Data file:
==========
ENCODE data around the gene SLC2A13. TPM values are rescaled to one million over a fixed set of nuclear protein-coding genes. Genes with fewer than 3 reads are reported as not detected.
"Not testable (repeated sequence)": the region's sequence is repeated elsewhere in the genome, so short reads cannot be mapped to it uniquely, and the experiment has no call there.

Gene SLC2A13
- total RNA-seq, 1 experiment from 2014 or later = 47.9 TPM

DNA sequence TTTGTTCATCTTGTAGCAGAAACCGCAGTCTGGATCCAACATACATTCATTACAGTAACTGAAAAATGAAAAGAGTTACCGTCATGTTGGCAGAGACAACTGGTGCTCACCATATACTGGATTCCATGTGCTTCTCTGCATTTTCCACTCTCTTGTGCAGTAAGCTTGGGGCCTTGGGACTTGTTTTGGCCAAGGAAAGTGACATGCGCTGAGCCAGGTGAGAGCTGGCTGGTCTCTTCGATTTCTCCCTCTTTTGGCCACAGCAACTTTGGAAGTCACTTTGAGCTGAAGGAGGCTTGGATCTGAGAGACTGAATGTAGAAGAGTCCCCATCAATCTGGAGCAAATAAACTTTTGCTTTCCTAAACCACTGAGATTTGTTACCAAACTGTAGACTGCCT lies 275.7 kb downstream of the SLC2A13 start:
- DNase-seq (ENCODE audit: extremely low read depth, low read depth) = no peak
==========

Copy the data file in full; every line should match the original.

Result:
ENCODE data around the gene SLC2A13. TPM values are rescaled to one million over a fixed set of nuclear protein-coding genes. Genes with fewer than 3 reads are reported as not detected.
"Not testable (repeated sequence)": the region's sequence is repeated elsewhere in the genome, so short reads cannot be mapped to it uniquely, and the experiment has no call there.

Gene SLC2A13
- total RNA-seq, 1 experiment from 2014 or later = 47.9 TPM

DNA sequence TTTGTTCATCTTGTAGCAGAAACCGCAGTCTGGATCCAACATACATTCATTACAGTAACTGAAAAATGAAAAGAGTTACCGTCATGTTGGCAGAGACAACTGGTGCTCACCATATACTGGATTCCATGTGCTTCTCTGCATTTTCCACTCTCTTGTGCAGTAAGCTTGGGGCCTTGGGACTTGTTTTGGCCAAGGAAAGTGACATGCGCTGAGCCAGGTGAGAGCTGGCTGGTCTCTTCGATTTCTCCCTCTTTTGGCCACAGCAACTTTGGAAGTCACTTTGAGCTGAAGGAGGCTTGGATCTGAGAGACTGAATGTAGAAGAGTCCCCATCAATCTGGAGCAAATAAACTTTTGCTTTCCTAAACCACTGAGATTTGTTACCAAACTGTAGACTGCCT lies 275.7 kb downstream of the SLC2A13 start:
- DNase-seq (ENCODE audit: extremely low read depth, low read depth) = no peak